Each week, we’ll ask our stable of scribes across the globe to weigh in on the three most important NBA topics of the day — and then give you a chance to step on the scale, too, in the comments below.
Mike D’Antoni says Steve Nash may be done for the season. He may be done for his career. If so, how will you remember him?
Steve Aschburner, NBA.com: My personal memory of Nash is my first glimpse of him, sitting in the Minnesota Timberwolves’ locker room in the spring of 1996 after a draft workout for the team. He looked impossibly young and innocent, all smiles, and he happened to be wasting his time: The Wolves were going to figure out some way to land Stephon Marbury in that draft, either by selection or trade, to team with buddy-at-that-time Kevin Garnett. Never, ever imagined that kid would become a two-time MVP and, as the premier point guard of his generation, a certain Hall of Famer.
Fran Blinebury, NBA.com: Great ball handler, creative passer and sparkplug to those fun to watch run-and-gun Suns teams. But in no sane world should he ever have been a two-time MVP, especially when Shaquille O’Neal and Kobe Bryant have only one apiece.
Jeff Caplan, NBA.com: I’ll remember Steve Nash in a Suns uniform with his stringy hair bouncing up and down as he dribbles, dribbles, dribbles from the top of the key to the baseline, under the basket, through the trees, out the other side and back into the paint for a fallaway 8-foot floater that tickles the twine.
Scott Howard-Cooper, NBA.com: As a guy with bad hearing. He didn’t listen when most every college in the United States said he wasn’t good enough to deserve a scholarship. He didn’t listen when NBA people said he was too slow to make it big as a point guard in the pros. He didn’t listen when Mark Cuban said Nash wouldn’t hold up long enough to earn the kind of contract other teams were willing to offer — before Nash won MVPs in Phoenix. Nash has been a brilliant point guard and one of the best parts of the league for a generation, all while exceeding expectations.
John Schuhmann, NBA.com: I’ll remember Nash as a brilliant pick-and-roll point guard, who made creative passes with incredible vision. I’ll remember him as the floor general of the league’s most efficient offense for nine straight seasons (with two different franchises). And I’ll remember him as a funny and thoughtful interview. I hope he’s not done.
Sekou Smith, NBA.com: If Nash is done for the season, that’s fine. I’ve said for weeks now that he and Kobe Bryant should spend the rest of this season in designer duds on that Lakers bench and plot their revenge, as Kobe mentioned on radio recently, for the 2014-15 season. I’m conflicted on Nash’s career. He was a breath of fresh air when he transitioned from an All-Star point guard in Dallas to an All-Star in Phoenix and helped turn the Suns into one of the most entertaining teams of his generation. A great player? No doubt. An all-time great player? Yup. But a back-to-back MVP during the primes of Kobe, Tim Duncan and Shaq? I’ve never been able to reconcile that one (let’s just say I didn’t vote Nash No. 1 on my ballot in either of those seasons). Nash did his thing. He was fantastic. but he didn’t vote for himself. The blame should be shouldered by some of the other guys commenting here and the scores of other media types who voted and got caught up in the Suns’ narrative, which was no doubt a compelling one. Either way, Nash will be remembered as one of the greats of his era and all time. He’s earned that distinction.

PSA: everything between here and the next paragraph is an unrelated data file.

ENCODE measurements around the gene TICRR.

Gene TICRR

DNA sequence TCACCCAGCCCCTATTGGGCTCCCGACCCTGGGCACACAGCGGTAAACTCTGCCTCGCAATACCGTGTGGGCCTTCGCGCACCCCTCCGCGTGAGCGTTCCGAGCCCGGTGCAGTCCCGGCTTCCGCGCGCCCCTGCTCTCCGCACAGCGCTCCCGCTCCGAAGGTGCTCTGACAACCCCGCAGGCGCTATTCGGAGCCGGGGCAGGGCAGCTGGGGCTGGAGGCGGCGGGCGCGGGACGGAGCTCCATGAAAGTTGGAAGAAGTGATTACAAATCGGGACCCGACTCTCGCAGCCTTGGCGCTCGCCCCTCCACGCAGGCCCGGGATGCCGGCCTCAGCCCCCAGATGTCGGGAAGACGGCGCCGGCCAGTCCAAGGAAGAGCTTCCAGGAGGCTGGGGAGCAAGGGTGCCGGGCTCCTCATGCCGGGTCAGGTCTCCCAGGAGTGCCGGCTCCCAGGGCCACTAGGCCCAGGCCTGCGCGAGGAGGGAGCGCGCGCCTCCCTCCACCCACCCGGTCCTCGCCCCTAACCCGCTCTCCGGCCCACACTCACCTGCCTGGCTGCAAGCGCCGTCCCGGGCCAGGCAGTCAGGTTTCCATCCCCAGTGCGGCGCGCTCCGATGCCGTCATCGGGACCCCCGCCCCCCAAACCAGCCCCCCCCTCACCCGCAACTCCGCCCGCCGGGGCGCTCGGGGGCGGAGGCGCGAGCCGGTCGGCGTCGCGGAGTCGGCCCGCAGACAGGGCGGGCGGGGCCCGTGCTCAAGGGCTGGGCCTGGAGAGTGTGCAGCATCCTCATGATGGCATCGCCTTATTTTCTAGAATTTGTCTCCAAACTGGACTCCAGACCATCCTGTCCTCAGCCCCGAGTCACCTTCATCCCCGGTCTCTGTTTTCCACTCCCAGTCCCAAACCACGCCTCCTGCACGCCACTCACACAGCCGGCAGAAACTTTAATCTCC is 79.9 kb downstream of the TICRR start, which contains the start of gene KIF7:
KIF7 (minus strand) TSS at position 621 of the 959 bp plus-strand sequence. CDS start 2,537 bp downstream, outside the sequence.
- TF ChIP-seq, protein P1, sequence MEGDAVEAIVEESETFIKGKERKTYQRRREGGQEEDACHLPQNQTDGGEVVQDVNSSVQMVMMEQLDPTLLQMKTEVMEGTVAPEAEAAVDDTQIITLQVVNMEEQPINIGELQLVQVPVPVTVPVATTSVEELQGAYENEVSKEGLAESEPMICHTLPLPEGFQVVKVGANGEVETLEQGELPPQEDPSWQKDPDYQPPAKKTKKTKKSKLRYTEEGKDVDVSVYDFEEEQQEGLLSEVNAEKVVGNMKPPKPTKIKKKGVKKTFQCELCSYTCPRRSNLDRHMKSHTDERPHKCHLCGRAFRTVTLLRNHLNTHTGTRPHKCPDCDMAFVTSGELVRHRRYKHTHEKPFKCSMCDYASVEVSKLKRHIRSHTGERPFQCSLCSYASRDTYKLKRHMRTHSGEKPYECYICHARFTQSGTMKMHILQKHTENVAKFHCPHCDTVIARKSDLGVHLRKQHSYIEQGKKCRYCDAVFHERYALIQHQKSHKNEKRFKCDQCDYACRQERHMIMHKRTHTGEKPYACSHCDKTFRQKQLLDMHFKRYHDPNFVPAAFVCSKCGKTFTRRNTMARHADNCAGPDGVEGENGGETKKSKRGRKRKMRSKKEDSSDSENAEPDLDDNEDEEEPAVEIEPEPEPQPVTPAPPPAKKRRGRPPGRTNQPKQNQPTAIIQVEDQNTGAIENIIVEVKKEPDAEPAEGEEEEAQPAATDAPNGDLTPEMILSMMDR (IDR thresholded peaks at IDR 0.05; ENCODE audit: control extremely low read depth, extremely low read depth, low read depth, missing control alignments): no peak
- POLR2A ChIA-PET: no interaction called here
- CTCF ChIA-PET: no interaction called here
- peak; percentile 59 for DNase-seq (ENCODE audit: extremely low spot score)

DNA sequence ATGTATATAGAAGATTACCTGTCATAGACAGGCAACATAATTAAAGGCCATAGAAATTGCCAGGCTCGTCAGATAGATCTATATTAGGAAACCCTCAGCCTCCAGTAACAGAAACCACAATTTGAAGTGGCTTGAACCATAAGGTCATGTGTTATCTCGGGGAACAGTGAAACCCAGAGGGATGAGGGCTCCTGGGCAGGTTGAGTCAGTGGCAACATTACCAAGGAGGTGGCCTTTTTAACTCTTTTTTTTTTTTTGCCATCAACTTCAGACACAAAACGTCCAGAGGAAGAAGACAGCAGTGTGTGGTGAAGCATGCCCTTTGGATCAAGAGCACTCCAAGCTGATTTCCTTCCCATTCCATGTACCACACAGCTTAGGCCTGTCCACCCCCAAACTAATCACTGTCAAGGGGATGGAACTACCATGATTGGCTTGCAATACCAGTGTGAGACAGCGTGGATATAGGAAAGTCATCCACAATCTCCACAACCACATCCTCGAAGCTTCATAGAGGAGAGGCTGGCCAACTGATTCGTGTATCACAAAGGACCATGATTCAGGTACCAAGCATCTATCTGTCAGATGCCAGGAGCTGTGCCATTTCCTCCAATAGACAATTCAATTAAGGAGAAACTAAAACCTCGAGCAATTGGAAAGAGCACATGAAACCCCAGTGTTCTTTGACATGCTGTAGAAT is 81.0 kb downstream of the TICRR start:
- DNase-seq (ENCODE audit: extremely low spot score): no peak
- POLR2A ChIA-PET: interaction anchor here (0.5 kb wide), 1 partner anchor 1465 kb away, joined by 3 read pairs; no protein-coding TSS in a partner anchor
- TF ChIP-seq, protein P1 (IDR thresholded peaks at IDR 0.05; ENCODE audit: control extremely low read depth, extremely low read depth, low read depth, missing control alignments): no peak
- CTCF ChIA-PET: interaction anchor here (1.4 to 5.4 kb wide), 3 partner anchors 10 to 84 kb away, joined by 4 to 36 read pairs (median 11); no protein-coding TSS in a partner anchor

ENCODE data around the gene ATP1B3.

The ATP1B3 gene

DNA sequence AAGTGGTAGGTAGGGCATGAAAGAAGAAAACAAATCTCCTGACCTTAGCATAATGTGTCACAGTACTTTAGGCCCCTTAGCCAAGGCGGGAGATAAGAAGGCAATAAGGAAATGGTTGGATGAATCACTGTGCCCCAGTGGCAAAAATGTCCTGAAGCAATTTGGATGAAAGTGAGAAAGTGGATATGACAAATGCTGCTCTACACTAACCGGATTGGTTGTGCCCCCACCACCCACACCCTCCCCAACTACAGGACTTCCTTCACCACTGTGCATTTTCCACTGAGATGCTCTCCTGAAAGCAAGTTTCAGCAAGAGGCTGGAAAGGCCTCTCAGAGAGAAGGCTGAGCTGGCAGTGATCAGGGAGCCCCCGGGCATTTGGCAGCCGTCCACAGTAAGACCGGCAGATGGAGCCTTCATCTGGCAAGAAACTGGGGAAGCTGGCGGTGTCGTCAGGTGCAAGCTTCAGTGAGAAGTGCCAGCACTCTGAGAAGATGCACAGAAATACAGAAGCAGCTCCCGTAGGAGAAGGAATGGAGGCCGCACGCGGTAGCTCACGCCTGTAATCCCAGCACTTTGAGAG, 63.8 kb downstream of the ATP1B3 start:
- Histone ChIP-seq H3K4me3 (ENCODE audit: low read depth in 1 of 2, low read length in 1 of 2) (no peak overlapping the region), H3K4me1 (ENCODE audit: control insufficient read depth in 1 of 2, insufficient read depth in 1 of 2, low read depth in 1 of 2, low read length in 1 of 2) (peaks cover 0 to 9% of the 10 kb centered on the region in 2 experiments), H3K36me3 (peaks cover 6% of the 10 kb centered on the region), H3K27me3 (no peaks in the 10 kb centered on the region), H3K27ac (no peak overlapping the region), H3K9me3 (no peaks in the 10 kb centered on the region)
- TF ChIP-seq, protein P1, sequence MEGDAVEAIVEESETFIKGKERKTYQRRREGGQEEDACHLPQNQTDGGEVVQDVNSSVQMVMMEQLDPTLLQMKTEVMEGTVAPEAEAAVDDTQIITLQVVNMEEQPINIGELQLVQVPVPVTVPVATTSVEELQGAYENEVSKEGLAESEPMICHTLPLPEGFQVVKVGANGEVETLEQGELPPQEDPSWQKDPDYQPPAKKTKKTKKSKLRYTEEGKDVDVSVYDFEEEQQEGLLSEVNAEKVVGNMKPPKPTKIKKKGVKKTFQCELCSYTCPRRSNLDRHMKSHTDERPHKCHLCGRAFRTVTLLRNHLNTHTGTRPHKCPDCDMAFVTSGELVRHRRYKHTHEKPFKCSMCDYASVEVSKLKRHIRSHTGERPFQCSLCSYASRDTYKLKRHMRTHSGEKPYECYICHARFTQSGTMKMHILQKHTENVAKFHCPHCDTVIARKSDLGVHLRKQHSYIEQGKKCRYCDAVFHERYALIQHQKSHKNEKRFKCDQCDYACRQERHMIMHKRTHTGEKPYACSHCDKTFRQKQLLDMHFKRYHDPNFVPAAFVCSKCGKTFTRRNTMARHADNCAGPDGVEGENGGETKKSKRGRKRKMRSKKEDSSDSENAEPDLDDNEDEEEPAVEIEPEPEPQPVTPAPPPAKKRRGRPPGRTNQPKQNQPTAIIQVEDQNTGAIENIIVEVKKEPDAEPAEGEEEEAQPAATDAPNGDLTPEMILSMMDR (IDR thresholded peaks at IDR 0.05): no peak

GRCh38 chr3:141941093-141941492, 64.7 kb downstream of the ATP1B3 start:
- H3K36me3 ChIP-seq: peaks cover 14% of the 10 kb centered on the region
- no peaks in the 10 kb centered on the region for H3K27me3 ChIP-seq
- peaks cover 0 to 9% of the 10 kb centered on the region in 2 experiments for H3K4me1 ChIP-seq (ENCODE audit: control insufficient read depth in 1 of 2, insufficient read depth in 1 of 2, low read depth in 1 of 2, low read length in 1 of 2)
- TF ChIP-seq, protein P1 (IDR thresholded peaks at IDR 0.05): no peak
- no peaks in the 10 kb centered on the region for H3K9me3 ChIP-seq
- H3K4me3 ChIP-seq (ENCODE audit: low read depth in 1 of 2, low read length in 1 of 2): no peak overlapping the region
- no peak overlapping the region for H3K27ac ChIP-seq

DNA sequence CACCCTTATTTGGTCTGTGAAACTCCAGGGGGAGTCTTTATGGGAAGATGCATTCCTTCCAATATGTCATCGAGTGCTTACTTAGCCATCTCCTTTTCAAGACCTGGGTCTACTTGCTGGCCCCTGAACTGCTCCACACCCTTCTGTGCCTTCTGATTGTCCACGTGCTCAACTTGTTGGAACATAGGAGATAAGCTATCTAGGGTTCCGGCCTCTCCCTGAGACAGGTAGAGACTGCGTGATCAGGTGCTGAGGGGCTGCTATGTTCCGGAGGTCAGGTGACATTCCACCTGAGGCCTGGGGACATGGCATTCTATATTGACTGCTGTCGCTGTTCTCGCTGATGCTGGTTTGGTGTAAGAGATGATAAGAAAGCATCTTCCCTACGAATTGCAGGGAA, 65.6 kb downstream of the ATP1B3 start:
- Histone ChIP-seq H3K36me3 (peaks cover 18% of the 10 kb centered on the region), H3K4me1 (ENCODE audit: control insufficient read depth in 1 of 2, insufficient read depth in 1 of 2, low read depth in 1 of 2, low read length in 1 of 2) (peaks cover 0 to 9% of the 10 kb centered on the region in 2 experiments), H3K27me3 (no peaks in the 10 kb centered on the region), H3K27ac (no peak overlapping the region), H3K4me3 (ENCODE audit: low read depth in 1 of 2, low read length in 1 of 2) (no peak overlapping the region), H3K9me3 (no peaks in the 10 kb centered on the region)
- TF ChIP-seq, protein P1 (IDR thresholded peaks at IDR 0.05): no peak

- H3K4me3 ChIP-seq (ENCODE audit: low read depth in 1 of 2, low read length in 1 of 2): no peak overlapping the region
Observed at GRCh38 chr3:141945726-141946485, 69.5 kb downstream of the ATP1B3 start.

Lang Whitaker, NBA.com All Ball blog: Early in Nash’s career, I went to Toronto one summer to write a profile of Nash for SLAM magazine. I spent a day with Nash walking all around Toronto, from visits at Much Music to a speech to the kids at Jane & Finch. At the time, Nash was a burgeoning All-Star, and he wasn’t recognized that often. A few years later, Nash had become one of the most famous people on the planet. You can debate whether his MVPs were deserved, but the truth is Steve Nash is a two-time MVP who had a huge impact on the game of basketball, both in the NBA and internationally. And maybe that’s good enough.
Davide Chinellato, NBA Italia: I still believe Nash’s career isn’t over. Call me a dreamer, but I think a fighter like him can’t accept going down like that. He’s a first-ballot Hall of Famer, the best PG of the 2000s and one of the best PGs ever. He deserves a ring. So I still expect to see him with a Laker uniform next season. He probably won’t win the title he deserves, but I’m sure he’ll give it another shot.
Akshay Manwani, NBA India: Whatever memories I have of Nash, it will be in his Phoenix Suns jersey. Really, as the executor of Mike D’Antoni’s’ ‘Seven Seconds or Less’ he played quite a few memorable seasons with the Suns, which earned him MVP honors and in 2005 and ’06. But above all, it was the bloodied nose, the swollen eye, the leave-it-all-out-on-the-floor attitude for which Nash will endure in my mind.
Emeka Enyadike, NBA Africa: Steve Nash is the epitome of greatness, and what a career he’s had. How I would like to remember him: I think of him every time I see the movie “White Men Can’t Jump.” Steve went into the court like someone going into his neighborhood courts for a pick-up game. He was always relaxed. 2005 was the year I’ll never forget because of how he helped to change the fortunes of the Suns. We also love Steve even more here in Africa because he was born here in Johannesburg. Despite his British and Canadian citizenships, he was our gift to the game.
Selcuk Aytekin, NBA Turkiye: Steve Nash is one of the greatest playmakers and one of the best shooters in league history. His ability and playing style are purely unique. He is only missing a championship ring, but over the course of his time in the NBA, he’s put up 17,361 career points and 10,296 assists. Numbers don’t lie, and they tell the story of a living legend.